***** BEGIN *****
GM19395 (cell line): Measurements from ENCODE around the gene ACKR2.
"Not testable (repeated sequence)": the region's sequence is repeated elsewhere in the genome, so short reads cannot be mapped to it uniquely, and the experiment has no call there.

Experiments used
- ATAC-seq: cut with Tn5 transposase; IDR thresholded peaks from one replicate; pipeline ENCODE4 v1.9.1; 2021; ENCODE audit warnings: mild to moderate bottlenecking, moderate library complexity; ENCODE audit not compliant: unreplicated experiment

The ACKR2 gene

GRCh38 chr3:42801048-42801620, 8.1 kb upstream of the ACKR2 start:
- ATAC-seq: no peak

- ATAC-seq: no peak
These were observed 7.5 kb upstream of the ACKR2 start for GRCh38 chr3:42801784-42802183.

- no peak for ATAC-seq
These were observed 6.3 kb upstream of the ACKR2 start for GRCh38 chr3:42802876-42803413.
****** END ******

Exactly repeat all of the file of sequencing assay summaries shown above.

GM19395 (cell line): Measurements from ENCODE around the gene ACKR2.
"Not testable (repeated sequence)": the region's sequence is repeated elsewhere in the genome, so short reads cannot be mapped to it uniquely, and the experiment has no call there.

Experiments used
- ATAC-seq: cut with Tn5 transposase; IDR thresholded peaks from one replicate; pipeline ENCODE4 v1.9.1; 2021; ENCODE audit warnings: mild to moderate bottlenecking, moderate library complexity; ENCODE audit not compliant: unreplicated experiment

The ACKR2 gene

GRCh38 chr3:42801048-42801620, 8.1 kb upstream of the ACKR2 start:
- ATAC-seq: no peak

- ATAC-seq: no peak
These were observed 7.5 kb upstream of the ACKR2 start for GRCh38 chr3:42801784-42802183.

- no peak for ATAC-seq
These were observed 6.3 kb upstream of the ACKR2 start for GRCh38 chr3:42802876-42803413.